Trainer, Coach, Mentor, Therapist: Being a Manager for a Scrum Team

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I’ve written a lot about what goes on inside a Scrum team. About teamwork, servant leadership, and empowerment.

I’ve also written about leaders on a Scrum team managing processes not people. How there’s no real “management” in the traditional, authoritarian sense on a Scrum team.

But what happens outside of the Scrum team?

What’s a manager to do?

Managing Your Reports

As a manager, you might have direct reports engaged on a Scrum team. And yet you’re being told not to “manage” them. So what exactly can you do?

The truth is: you can – and should – manage your direct reports on Scrum teams. But you might need to do it differently.

Scrum team members still have career goals, they’re still accountable for their team’s success (and their involvement in it) and they still deserve feedback. None of that has changed. What has changed is your role in their day-to-day activities.

Instead of assigning them individual tasks to accomplish, you’re watching the progression of their teams. You’re watching their participation and engagement. Your “HR assessment” of their performance might combine whether or not they met team objectives with a more subjective analysis of their role within the team.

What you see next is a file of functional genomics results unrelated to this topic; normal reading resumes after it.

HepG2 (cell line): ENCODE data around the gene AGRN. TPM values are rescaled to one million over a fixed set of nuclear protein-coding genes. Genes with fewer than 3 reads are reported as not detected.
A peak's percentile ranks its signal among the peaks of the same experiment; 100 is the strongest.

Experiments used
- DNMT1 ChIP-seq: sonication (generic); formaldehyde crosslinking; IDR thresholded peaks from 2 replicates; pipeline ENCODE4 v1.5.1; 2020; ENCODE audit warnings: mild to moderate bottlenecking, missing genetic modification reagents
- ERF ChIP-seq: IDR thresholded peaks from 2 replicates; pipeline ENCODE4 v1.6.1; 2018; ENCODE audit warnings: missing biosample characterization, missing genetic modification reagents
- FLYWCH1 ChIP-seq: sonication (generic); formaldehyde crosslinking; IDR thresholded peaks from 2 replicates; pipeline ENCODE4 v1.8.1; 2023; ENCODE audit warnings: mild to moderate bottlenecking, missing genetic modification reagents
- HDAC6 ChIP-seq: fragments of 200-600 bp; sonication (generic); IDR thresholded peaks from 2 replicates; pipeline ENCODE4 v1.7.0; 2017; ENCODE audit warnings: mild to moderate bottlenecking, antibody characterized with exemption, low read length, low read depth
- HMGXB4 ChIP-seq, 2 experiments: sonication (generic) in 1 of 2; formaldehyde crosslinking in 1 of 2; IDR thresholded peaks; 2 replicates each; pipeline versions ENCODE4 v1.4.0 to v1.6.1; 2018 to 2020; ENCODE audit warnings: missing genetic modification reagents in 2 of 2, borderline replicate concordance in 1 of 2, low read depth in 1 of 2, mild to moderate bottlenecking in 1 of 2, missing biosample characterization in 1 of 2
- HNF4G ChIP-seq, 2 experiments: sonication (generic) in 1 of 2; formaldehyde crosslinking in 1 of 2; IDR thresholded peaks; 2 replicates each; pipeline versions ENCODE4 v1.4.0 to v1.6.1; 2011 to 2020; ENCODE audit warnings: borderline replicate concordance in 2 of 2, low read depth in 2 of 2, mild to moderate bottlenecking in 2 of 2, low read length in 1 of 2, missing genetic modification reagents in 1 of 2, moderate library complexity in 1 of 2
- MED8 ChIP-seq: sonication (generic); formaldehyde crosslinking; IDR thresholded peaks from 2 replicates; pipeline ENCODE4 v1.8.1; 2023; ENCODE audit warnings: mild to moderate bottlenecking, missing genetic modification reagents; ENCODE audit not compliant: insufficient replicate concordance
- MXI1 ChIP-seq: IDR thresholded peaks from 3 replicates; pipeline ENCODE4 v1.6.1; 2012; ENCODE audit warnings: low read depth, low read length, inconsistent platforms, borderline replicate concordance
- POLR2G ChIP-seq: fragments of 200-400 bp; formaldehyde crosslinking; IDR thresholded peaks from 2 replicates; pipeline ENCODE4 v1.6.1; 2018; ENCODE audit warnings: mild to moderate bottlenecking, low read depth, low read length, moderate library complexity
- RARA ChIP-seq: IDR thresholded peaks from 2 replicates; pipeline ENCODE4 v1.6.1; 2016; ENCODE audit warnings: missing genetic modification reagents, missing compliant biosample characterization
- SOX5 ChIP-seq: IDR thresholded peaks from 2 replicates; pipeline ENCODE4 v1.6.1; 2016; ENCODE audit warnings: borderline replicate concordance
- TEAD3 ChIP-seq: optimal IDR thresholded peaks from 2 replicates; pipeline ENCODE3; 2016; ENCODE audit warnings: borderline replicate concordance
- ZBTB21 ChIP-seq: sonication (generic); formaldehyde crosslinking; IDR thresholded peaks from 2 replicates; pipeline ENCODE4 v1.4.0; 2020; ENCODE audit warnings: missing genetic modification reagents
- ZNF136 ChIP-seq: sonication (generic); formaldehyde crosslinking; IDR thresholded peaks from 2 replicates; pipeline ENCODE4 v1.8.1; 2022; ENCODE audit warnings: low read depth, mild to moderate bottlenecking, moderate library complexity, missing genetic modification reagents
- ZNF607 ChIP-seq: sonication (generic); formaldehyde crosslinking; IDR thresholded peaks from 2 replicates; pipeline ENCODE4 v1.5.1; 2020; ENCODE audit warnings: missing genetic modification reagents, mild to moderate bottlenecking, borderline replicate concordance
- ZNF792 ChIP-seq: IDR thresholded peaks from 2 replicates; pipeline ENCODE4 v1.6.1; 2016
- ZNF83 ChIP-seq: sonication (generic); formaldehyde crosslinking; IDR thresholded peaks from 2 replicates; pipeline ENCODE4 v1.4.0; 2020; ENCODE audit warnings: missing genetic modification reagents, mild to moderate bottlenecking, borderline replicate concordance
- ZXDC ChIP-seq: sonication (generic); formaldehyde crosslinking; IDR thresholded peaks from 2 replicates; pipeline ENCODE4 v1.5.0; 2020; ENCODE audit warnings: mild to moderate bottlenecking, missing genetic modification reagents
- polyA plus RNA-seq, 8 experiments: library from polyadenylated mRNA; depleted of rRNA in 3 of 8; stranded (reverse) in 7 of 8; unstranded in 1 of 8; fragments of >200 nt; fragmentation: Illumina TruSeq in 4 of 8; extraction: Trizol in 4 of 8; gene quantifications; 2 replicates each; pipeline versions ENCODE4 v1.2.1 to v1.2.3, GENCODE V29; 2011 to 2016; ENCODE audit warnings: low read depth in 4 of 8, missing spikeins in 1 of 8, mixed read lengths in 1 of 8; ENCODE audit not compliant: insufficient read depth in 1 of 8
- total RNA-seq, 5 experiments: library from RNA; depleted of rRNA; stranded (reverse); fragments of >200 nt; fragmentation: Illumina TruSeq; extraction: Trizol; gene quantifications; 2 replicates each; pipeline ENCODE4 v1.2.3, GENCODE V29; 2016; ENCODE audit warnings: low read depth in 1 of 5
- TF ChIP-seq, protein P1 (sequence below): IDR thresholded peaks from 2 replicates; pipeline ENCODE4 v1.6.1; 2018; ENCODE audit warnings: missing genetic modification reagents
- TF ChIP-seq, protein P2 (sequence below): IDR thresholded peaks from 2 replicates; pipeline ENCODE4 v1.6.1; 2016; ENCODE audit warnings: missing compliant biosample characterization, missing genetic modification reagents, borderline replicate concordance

And in order to provide that analysis, you need to understand the environment they’re in and the challenges they’re facing. You also need to do whatever you can to support them, guide them, and help them overcome their obstacles. Just like any good manager would.

Losing Control

“Won’t that mean I’m losing control?” you might ask.

My emphatic answer is always: “YES!”

It’s hard to imagine an empowered team when a manager retains control over every decision. One of the main strengths of Scrum is that it gets us out of the “command and control” structure. It gets us out of micro-managing.